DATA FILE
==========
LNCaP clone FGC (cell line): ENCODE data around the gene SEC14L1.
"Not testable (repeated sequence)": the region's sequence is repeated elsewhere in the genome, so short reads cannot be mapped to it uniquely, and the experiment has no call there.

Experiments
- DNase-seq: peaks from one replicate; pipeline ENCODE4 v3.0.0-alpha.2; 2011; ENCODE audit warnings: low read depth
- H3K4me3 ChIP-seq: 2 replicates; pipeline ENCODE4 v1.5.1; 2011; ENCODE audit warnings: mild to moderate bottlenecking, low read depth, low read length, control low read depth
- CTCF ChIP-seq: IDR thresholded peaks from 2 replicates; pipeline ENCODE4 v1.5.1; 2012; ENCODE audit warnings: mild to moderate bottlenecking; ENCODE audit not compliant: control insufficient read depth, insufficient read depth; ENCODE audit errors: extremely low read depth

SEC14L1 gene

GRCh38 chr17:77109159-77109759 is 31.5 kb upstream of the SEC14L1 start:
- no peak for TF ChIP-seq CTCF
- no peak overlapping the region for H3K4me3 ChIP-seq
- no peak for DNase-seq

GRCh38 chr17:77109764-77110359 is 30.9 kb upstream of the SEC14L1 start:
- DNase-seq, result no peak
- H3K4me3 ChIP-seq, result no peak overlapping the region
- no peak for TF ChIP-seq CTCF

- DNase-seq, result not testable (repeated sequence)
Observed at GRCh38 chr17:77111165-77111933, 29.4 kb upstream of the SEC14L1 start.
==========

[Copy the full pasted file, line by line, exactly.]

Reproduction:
LNCaP clone FGC (cell line): ENCODE data around the gene SEC14L1.
"Not testable (repeated sequence)": the region's sequence is repeated elsewhere in the genome, so short reads cannot be mapped to it uniquely, and the experiment has no call there.

Experiments
- DNase-seq: peaks from one replicate; pipeline ENCODE4 v3.0.0-alpha.2; 2011; ENCODE audit warnings: low read depth
- H3K4me3 ChIP-seq: 2 replicates; pipeline ENCODE4 v1.5.1; 2011; ENCODE audit warnings: mild to moderate bottlenecking, low read depth, low read length, control low read depth
- CTCF ChIP-seq: IDR thresholded peaks from 2 replicates; pipeline ENCODE4 v1.5.1; 2012; ENCODE audit warnings: mild to moderate bottlenecking; ENCODE audit not compliant: control insufficient read depth, insufficient read depth; ENCODE audit errors: extremely low read depth

SEC14L1 gene

GRCh38 chr17:77109159-77109759 is 31.5 kb upstream of the SEC14L1 start:
- no peak for TF ChIP-seq CTCF
- no peak overlapping the region for H3K4me3 ChIP-seq
- no peak for DNase-seq

GRCh38 chr17:77109764-77110359 is 30.9 kb upstream of the SEC14L1 start:
- DNase-seq, result no peak
- H3K4me3 ChIP-seq, result no peak overlapping the region
- no peak for TF ChIP-seq CTCF

- DNase-seq, result not testable (repeated sequence)
Observed at GRCh38 chr17:77111165-77111933, 29.4 kb upstream of the SEC14L1 start.